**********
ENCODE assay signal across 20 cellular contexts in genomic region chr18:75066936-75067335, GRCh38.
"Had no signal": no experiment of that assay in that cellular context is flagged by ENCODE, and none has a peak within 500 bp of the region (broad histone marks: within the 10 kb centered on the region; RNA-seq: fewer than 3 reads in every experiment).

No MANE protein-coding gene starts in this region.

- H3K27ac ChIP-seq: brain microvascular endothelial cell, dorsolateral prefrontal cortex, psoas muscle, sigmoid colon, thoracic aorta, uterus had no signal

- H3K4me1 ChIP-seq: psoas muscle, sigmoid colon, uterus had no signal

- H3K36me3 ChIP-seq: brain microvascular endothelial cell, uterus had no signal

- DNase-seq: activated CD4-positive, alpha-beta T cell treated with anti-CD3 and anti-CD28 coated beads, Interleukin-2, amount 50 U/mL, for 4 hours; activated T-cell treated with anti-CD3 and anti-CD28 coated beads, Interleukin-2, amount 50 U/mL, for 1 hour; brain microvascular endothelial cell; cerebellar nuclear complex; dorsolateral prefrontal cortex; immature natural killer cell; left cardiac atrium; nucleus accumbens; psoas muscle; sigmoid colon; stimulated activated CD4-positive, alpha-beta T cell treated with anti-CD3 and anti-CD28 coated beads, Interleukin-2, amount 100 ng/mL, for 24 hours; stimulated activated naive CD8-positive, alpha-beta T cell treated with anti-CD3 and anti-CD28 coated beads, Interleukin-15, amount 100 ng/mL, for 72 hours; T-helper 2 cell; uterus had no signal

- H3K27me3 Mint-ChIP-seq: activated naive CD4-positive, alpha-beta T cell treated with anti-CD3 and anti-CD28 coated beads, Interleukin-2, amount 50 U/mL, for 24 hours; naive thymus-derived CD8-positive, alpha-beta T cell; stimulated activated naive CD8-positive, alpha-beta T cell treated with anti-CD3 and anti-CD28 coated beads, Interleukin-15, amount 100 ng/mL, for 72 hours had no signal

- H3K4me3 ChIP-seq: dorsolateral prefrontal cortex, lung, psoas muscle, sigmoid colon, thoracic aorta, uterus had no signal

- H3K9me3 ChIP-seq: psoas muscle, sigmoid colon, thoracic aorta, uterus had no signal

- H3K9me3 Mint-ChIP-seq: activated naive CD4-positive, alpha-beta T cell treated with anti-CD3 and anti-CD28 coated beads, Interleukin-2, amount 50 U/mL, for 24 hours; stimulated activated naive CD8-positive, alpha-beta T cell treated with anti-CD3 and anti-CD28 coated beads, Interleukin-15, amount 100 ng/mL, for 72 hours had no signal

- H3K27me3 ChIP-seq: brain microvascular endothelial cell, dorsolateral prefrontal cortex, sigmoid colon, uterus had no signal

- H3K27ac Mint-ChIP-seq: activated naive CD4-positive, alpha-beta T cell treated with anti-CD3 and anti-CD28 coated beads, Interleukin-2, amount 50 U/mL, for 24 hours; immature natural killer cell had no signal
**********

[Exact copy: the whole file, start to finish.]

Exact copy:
ENCODE assay signal across 20 cellular contexts in genomic region chr18:75066936-75067335, GRCh38.
"Had no signal": no experiment of that assay in that cellular context is flagged by ENCODE, and none has a peak within 500 bp of the region (broad histone marks: within the 10 kb centered on the region; RNA-seq: fewer than 3 reads in every experiment).

No MANE protein-coding gene starts in this region.

- H3K27ac ChIP-seq: brain microvascular endothelial cell, dorsolateral prefrontal cortex, psoas muscle, sigmoid colon, thoracic aorta, uterus had no signal

- H3K4me1 ChIP-seq: psoas muscle, sigmoid colon, uterus had no signal

- H3K36me3 ChIP-seq: brain microvascular endothelial cell, uterus had no signal

- DNase-seq: activated CD4-positive, alpha-beta T cell treated with anti-CD3 and anti-CD28 coated beads, Interleukin-2, amount 50 U/mL, for 4 hours; activated T-cell treated with anti-CD3 and anti-CD28 coated beads, Interleukin-2, amount 50 U/mL, for 1 hour; brain microvascular endothelial cell; cerebellar nuclear complex; dorsolateral prefrontal cortex; immature natural killer cell; left cardiac atrium; nucleus accumbens; psoas muscle; sigmoid colon; stimulated activated CD4-positive, alpha-beta T cell treated with anti-CD3 and anti-CD28 coated beads, Interleukin-2, amount 100 ng/mL, for 24 hours; stimulated activated naive CD8-positive, alpha-beta T cell treated with anti-CD3 and anti-CD28 coated beads, Interleukin-15, amount 100 ng/mL, for 72 hours; T-helper 2 cell; uterus had no signal

- H3K27me3 Mint-ChIP-seq: activated naive CD4-positive, alpha-beta T cell treated with anti-CD3 and anti-CD28 coated beads, Interleukin-2, amount 50 U/mL, for 24 hours; naive thymus-derived CD8-positive, alpha-beta T cell; stimulated activated naive CD8-positive, alpha-beta T cell treated with anti-CD3 and anti-CD28 coated beads, Interleukin-15, amount 100 ng/mL, for 72 hours had no signal

- H3K4me3 ChIP-seq: dorsolateral prefrontal cortex, lung, psoas muscle, sigmoid colon, thoracic aorta, uterus had no signal

- H3K9me3 ChIP-seq: psoas muscle, sigmoid colon, thoracic aorta, uterus had no signal

- H3K9me3 Mint-ChIP-seq: activated naive CD4-positive, alpha-beta T cell treated with anti-CD3 and anti-CD28 coated beads, Interleukin-2, amount 50 U/mL, for 24 hours; stimulated activated naive CD8-positive, alpha-beta T cell treated with anti-CD3 and anti-CD28 coated beads, Interleukin-15, amount 100 ng/mL, for 72 hours had no signal

- H3K27me3 ChIP-seq: brain microvascular endothelial cell, dorsolateral prefrontal cortex, sigmoid colon, uterus had no signal

- H3K27ac Mint-ChIP-seq: activated naive CD4-positive, alpha-beta T cell treated with anti-CD3 and anti-CD28 coated beads, Interleukin-2, amount 50 U/mL, for 24 hours; immature natural killer cell had no signal